Work permit (tewerkstellingsvergunning – TWV)
Work permit applications for expats already in the Netherlands or those who find themselves in cross-border working situations are usually made by the potential employer. These applications are made to the Uitvoeringsinstituut Werknemersverzekeringen – UWV (Employee Insurance Agency) and are free of charge.
Non-EU/EEA students studying in the Netherlands may work for up to 16 hours a week, but require a tewerkstellingswerkvergunning TWV – (work permit) as a werkstudent (working student). This is applied for by the employer. It is usually issued for a period of 1 year without question as long as the wages offered and other conditions conform to legal requirements.
For more information regarding students and studying in the Netherlands please go to our Education & Careers section.
The forms to apply for a work permit and for a combined work and residence permit (GVVA) can be found on the UWV website (in Dutch).
The IND website has guidance on renewing or replacing a work and residence permits.
Orientation Year residence permit for highly educated persons
Highly educated foreign citizens who have graduated abroad or in the Netherlands may be able to obtain a verblijfsvergunning zoekjaar hoogopgeleiden (Orientation Year residence permit for highly educated persons) with a maximum term of 1 year in order to find a job as a highly skilled migrant or to start an innovative company. This scheme aims to ensure that exceptional international talent is more easily admitted to the Netherlands.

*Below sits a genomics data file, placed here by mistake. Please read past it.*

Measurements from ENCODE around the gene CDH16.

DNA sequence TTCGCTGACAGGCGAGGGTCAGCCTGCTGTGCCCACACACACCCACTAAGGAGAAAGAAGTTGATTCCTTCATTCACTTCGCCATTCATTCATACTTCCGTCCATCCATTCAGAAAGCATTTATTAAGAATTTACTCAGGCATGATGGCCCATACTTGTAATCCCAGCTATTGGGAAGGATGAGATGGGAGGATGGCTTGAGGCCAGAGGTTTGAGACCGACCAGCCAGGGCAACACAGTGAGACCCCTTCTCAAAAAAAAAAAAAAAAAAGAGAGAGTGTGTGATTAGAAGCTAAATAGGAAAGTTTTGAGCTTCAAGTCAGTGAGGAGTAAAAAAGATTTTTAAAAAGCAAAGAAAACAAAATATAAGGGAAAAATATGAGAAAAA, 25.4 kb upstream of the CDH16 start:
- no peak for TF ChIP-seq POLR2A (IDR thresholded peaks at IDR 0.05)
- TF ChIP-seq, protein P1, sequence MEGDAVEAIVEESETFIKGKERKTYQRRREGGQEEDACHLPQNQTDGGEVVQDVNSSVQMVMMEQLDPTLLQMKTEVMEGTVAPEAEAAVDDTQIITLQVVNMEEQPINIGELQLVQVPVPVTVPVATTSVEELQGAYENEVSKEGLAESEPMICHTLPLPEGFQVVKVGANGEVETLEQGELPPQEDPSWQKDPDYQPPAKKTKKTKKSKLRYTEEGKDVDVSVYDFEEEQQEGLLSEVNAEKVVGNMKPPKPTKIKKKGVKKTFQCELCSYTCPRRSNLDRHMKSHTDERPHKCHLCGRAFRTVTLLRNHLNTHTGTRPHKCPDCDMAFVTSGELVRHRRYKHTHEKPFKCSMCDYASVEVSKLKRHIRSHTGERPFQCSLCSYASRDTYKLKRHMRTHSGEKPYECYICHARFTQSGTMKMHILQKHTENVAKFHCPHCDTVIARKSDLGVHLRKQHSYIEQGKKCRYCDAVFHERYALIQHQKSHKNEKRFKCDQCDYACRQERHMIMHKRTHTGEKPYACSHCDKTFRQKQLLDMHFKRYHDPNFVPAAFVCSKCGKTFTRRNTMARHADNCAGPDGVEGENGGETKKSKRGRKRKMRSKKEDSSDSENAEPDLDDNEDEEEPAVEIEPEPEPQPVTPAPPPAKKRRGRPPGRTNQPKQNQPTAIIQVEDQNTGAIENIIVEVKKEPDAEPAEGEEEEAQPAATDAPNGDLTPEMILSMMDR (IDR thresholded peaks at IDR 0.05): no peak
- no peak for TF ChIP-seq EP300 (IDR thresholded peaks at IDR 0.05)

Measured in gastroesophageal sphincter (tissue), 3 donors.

Eligible applicants can apply for this residence permit within 3 years of completing a study or research project. The Immigratie- en Naturalisatiedienst – IND website sets out the criteria for eligibility for this permit.
It is not possible to extend the length of this 12 month residence permit, however it is possible to apply for another Orientation Year residence permit after another period of eligible study is completed.
During the 12 month period, Orientation Year permit holders are granted free access to the Dutch labour market without any restrictions (no work permit required). They are allowed to accept any (temporary) job, including internships (paid or unpaid), to work as a freelancer or to start their own company.
Their family members will also have free access to the labour market in the Netherlands during the orientation year, without restrictions.
The criteria for the Orientation Year permit differ to those for the highly skilled migrant permit (e.g. salary expectations) making this type of residence permit more accessible to highly educated foreign citizens.
IND services for foreign citizens who want to work, live or study in Zuid-Limburg
Expat Centre Maastricht Region, Gemeente Maastricht and the Immigratie- en Naturalisatiedienst – IND (Immigration and Naturalisation Service) have initiated a pilot from January 2020 to provide fast tracked registration procedures and immigration service provisions in the region.
The IND is present at Maastricht International Centre, every Tuesday, Thursday and Friday for the specific purposes of issuing residence permit cards, collecting biometric information, issuing residence endorsements stickers or return visas. Visits to the IND desk in Maastricht are by appointment only.
When a residence permit is ready for collection in Maastricht a letter will be sent by the IND. This letter is needed when collecting the residence permit.
For other products, for general information or to make an appointment at one of the other IND offices in the Netherlands, the IND can be contacted on: 088 0430 430 from Monday-Friday between 09:00-17:00.